Smart contracts can help to facilitate accurate and transparent data collection. When it comes to recording financial data, smart contracts can radically reduce costs for auditing and ensure compliance. These smart contracts can execute set financial rules without the need for any intervention. This can streamline administrative workflows and save accountants time.
At another intersection of smart contracts and finance, AllianceBlock is building a protocol to bridge decentralized finance (DeFi) and traditional financial services (TradFi). AllianceBlock's AllianceBridge is a validator network leveraging the Hedera Consensus Service.
Voting in elections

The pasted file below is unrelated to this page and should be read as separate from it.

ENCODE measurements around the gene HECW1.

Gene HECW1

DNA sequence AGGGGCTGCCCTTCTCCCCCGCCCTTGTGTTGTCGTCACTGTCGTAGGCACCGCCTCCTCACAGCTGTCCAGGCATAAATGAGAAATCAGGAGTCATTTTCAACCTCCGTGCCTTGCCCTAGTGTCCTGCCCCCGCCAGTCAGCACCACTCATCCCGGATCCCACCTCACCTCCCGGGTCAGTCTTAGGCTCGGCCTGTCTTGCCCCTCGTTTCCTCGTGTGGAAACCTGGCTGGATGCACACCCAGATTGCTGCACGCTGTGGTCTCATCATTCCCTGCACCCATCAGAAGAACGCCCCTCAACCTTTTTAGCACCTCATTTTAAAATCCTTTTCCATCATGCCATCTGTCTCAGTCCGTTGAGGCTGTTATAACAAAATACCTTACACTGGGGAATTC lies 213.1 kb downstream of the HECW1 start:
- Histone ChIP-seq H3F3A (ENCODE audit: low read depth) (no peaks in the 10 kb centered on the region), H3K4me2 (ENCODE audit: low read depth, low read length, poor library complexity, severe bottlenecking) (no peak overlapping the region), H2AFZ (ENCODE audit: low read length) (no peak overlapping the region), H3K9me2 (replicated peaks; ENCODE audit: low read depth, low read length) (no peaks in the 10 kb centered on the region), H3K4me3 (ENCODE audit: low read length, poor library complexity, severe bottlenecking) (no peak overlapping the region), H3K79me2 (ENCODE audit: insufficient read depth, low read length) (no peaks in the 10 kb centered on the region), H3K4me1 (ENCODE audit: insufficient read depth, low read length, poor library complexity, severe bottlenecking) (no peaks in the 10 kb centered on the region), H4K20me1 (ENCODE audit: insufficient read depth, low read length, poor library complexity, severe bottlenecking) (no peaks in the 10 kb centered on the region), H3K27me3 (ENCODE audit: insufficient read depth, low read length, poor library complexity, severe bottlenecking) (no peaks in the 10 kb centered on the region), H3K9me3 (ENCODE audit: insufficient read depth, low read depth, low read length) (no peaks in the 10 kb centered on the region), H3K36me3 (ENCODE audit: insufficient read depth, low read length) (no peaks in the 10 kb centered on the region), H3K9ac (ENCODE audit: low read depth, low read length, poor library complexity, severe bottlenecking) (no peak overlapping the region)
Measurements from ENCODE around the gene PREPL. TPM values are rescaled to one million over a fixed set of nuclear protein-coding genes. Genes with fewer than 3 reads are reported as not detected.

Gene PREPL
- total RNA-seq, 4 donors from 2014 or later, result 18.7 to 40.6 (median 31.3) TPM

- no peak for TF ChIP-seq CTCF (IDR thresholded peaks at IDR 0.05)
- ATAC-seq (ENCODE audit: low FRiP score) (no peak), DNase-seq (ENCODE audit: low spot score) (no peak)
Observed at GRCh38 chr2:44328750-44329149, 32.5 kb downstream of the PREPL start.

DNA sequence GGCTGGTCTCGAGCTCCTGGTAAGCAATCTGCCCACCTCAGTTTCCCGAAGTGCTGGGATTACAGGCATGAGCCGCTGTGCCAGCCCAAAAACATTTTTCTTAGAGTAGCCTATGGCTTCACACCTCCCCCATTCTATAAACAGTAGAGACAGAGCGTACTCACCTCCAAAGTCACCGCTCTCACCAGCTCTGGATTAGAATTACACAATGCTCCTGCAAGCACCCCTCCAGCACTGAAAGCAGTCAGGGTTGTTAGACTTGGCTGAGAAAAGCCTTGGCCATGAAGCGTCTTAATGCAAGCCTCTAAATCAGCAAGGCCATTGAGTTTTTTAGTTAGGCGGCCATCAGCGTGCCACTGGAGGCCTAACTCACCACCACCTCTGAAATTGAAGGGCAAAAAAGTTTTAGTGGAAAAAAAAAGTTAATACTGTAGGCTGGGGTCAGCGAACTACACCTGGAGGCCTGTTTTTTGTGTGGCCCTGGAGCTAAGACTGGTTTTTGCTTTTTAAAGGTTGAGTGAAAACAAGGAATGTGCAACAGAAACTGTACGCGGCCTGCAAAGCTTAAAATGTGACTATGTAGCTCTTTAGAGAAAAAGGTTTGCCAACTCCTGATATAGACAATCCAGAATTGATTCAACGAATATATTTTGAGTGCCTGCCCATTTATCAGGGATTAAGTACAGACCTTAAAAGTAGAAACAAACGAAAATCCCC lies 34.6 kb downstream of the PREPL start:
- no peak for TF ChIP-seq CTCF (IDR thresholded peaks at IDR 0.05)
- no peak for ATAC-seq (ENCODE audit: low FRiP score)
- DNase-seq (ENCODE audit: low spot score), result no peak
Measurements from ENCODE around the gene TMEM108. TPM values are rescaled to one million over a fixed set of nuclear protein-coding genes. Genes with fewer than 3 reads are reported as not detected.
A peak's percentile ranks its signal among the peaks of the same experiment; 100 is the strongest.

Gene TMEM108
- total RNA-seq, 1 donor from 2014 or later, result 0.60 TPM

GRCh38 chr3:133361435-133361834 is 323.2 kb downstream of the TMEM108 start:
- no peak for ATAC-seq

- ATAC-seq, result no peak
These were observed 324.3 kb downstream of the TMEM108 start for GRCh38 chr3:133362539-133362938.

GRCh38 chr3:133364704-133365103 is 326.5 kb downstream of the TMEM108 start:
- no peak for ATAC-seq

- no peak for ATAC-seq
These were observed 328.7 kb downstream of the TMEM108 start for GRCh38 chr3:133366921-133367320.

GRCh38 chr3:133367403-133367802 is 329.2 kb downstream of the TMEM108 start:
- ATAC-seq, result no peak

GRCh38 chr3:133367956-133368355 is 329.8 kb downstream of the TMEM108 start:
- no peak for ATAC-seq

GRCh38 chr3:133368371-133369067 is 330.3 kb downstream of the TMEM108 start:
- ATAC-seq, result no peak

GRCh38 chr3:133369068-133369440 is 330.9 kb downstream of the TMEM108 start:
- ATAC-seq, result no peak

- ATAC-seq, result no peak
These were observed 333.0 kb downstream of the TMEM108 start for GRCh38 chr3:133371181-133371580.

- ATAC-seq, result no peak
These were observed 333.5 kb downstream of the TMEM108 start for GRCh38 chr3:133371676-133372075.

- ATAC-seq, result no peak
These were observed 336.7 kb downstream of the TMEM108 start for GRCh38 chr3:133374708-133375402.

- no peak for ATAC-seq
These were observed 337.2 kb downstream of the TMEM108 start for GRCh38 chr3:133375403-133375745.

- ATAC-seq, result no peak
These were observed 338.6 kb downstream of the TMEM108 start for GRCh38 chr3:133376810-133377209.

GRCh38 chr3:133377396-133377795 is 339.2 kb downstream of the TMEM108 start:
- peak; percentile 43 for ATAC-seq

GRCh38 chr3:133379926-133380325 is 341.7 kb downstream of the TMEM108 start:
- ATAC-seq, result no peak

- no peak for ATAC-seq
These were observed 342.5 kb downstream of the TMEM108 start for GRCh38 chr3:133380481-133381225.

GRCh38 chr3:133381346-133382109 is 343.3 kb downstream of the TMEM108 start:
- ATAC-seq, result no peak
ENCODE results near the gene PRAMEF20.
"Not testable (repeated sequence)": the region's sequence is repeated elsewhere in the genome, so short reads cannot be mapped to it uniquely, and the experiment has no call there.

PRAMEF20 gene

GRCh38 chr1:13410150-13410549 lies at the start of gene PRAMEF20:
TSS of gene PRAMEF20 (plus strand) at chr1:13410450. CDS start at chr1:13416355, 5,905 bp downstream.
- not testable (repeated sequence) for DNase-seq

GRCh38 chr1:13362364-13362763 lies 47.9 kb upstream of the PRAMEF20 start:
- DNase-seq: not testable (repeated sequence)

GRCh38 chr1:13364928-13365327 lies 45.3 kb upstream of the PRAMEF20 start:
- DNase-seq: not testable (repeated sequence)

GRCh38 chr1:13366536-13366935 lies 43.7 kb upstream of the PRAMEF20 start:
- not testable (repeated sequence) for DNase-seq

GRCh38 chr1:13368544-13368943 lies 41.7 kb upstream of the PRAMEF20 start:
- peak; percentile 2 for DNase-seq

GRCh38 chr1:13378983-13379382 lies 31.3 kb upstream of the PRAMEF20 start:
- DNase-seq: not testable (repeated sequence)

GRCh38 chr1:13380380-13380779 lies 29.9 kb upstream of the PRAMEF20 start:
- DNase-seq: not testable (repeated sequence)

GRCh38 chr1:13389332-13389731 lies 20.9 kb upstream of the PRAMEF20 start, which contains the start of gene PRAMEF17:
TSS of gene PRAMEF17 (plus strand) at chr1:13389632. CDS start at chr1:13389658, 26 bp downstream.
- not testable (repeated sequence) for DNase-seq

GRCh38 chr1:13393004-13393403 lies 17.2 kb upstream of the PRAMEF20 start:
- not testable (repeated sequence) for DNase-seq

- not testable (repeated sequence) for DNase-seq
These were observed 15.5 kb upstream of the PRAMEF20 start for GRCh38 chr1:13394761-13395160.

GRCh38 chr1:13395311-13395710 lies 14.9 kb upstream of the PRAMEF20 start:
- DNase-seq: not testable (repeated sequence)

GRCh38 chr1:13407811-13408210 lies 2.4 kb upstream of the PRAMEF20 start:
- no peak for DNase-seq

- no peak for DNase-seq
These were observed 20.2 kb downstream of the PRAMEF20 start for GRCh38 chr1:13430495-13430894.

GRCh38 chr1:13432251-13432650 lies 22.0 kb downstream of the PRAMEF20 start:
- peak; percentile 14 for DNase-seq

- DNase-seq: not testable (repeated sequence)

Smart contracts could create a secure environment for voting, reducing the risk of potential voter manipulation. Each vote using a smart contract is ledger-protected. Due to the encryption, these are incredibly hard to decode. Smart contracts could also increase voter turnout. With an online system powered by smart contracts, there is no need to travel to a polling station.
The insurance world is full of disputes. With this in mind, smart contracts have an important role to play in automating policies and services in the insurance industry. This can help to reduce insurer costs and result in lower premiums. With automated claims payment processes powered by smart contract technology, policy-holders can get paid faster than through current manual processes.
The bottom line
Are you interested in using smart contracts for your organization? There has never been a better time to explore the potential of smart contracts. The only limit is your imagination. With Hedera, you can build decentralized applications and protocols that scale with smart contracts.